With the impact of COVID-19, many workplaces are now offering more flexible options, and the number of people working from home has increased. But whether you work from home or go to an office, the space you work in can affect your mood. There are ways we can consciously change our work environment to help improve our overall mood and mental health.
The two most prevalent factors found in improving mood at work were light and greenery. Sound levels and office layout also featured highly, with a general consensus that open-plan offices are less conducive to positive mood and productivity, and that “to support employee health, interior office space preferably should feature sit–stand desks, plants and sufficient (day)light.” (Colenberg, Jylhä, & Arkesteijn, 2021).
The amount of sunlight you get in your office directly impacts your mood. We all know that sunlight provides us with vitamin D, and “increasing vitamin D status may be helpful for improving mood and sleep” (Huiberts & Smolders, 2021). If you have access to windows, ensure the blinds or curtains are working so that you can modulate the amount of direct light you received while working. If you don’t have access to windows in your work space and are unable to change rooms or renovate, it could be worthwhile looking into the type of artificial lighting setup you have and making changes if needed.
Going for walks outside is another way to get a quick boost of sunlight during your day. You could try parking a little further away to give yourself a reason to walk outside, or sitting outside on lunch breaks.
Plant-loving people will appreciate this excuse to visit a nursery: increasing the amount of visual greenery in a space can improve your mood. Adding plants to a bookshelf or desk is a great way to do this, but not the only way. If you have a window that looks onto greenery, raise the blind to allow a view of nature. If it’s impractical in your space to add real (or even fake) plants, you can incorporate a photo or a painting of nature on the wall. Having plants or images of greenery in an office, and allowing employees to take walks outside during work hours can help increase job satisfaction: “These small and inexpensive changes could result in noticeably better mental health and work attitudes.” (An et al., 2016). Adding greenery will help to elevate mood and has the added benefit of making a room more attractive and more comfortable (Larsen et al. 1998).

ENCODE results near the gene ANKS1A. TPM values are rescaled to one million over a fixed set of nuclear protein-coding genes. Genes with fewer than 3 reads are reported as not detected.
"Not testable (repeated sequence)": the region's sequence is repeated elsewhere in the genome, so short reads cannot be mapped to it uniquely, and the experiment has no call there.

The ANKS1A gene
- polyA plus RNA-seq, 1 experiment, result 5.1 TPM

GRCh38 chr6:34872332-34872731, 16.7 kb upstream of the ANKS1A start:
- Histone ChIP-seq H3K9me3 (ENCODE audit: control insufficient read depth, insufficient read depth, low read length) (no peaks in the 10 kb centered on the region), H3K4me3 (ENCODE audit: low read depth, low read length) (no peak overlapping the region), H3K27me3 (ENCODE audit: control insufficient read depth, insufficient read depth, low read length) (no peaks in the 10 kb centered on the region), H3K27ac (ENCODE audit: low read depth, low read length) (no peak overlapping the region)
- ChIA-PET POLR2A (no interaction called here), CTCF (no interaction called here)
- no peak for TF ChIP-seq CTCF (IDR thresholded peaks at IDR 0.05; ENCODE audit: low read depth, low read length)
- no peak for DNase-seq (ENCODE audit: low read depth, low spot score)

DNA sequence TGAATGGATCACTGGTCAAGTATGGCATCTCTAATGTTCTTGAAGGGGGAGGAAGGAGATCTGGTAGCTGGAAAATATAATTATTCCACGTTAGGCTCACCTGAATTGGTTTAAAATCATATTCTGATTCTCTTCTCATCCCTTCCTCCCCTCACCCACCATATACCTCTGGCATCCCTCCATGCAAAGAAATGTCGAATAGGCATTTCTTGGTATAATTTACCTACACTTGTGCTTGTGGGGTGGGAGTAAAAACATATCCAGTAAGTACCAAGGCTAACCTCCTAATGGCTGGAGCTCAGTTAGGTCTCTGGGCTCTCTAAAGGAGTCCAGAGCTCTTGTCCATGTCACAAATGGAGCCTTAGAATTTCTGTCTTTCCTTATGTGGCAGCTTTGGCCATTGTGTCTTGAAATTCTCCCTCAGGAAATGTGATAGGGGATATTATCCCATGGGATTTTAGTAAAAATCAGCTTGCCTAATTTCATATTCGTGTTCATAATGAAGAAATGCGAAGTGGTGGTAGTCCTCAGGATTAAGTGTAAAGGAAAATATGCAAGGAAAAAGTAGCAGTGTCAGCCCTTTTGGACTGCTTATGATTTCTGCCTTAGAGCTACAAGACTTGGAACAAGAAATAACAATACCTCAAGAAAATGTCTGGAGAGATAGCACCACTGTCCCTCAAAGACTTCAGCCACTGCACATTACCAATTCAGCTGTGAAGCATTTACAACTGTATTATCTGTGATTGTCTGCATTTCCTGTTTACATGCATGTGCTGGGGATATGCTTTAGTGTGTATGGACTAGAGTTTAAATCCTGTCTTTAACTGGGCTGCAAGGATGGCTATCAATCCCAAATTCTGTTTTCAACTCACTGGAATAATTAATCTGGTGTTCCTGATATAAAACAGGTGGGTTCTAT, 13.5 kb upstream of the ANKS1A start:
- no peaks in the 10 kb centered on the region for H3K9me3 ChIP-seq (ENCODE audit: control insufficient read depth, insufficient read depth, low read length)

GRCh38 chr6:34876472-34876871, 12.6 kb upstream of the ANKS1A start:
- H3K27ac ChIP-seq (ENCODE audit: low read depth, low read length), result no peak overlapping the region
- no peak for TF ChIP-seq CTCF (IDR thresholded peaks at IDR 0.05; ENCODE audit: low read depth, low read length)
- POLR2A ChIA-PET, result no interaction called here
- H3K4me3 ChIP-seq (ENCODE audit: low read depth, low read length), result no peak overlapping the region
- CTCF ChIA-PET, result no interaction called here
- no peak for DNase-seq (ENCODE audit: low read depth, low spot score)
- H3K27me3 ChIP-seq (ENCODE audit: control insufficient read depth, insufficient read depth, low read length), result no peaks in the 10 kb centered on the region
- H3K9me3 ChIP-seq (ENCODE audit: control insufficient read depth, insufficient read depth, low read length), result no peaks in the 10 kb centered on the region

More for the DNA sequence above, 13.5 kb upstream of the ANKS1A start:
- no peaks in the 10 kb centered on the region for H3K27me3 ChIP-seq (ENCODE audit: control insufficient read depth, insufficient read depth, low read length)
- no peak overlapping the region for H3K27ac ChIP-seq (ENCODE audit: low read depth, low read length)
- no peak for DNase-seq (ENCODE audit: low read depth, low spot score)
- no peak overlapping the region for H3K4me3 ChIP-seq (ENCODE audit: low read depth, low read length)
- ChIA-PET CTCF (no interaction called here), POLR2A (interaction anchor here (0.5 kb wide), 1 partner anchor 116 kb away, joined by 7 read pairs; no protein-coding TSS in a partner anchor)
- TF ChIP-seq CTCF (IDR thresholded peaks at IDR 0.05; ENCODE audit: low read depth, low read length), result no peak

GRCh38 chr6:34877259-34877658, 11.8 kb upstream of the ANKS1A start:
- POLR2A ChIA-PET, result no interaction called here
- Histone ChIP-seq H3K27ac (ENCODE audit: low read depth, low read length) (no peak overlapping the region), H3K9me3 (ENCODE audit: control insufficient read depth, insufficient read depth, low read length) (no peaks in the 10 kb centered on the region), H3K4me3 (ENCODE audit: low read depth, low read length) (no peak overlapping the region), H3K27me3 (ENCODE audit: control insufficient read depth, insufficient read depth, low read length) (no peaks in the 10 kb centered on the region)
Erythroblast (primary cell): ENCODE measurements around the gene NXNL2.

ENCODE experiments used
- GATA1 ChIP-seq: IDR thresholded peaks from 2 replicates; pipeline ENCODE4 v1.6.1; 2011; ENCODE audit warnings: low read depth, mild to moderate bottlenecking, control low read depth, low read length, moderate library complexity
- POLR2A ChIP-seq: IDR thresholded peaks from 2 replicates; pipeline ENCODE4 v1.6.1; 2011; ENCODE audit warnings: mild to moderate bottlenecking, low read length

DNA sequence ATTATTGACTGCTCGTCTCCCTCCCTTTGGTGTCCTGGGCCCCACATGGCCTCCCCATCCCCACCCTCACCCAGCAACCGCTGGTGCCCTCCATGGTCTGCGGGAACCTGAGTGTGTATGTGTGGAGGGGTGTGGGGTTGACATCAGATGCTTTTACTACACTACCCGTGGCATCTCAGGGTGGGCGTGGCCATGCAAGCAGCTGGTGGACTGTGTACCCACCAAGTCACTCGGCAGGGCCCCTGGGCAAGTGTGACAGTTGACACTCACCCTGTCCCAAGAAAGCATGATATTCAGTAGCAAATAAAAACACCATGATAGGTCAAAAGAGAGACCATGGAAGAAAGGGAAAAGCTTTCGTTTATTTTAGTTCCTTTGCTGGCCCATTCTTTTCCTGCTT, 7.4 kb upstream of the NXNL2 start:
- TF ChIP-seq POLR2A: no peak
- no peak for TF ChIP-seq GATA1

Whether it’s changing the greenery or light, or going for walks or playing white noise in the background, the important thing is to take note of your own mood levels when you enter your office space. If you’re not happy as things are, try changing one element and see how it affects you throughout the day or week, and then try another until you reach a layout you’re happier with.
Australian Bureau of Statistics (2021). A year of COVID-19 and Australians work from home more. Media Release. https://www.abs.gov.au/media-centre/media-releases/year-covid-19-and-australians-work-home-more
An, M., Colarelli, S. M., O’Brien, K., Boyajian, M. E. (2016). Why We Need More Nature at Work: Effects of Natural Elements and Sunlight on Employee Mental Health and Work Attitudes. PLoS ONE, 11(5): e0155614. https://doi.org/10.1371/journal.pone.0155614
Colenberg, S., Jylhä, T., & Arkesteijn, M. (2021). The relationship between interior office space and employee health and well-being–a literature review. Building Research & Information, 49(3), 352–366.
Huiberts, L. M., Smolders, K. C. H. J. (2021). Effects of vitamin D on mood and sleep in the healthy population: Interpretations from the serotonergic pathway. Sleep Medicine Reviews. Volume 55,101379,ISSN 1087-0792,https://doi.org/10.1016/j.smrv.2020.101379.(https://www.sciencedirect.com/science/article/pii/S1087079220301222)
Larsen, L., Adams, J., Deal, B., Kweon, B. S., Tyler, E. (1998). Plants in the Workplace: The Effects of Plant Density on Productivity, Attitudes, and Perceptions. Environment and Behavior, 30(3), 261–281. https://doi.org/10.1177/001391659803000301
Loewen, L. J., Suedfeld, P. (1992). Cognitive and Arousal Effects of Masking Office Noise. Environment and Behavior, 24(3), 381–395. https://doi.org/10.1177/0013916592243006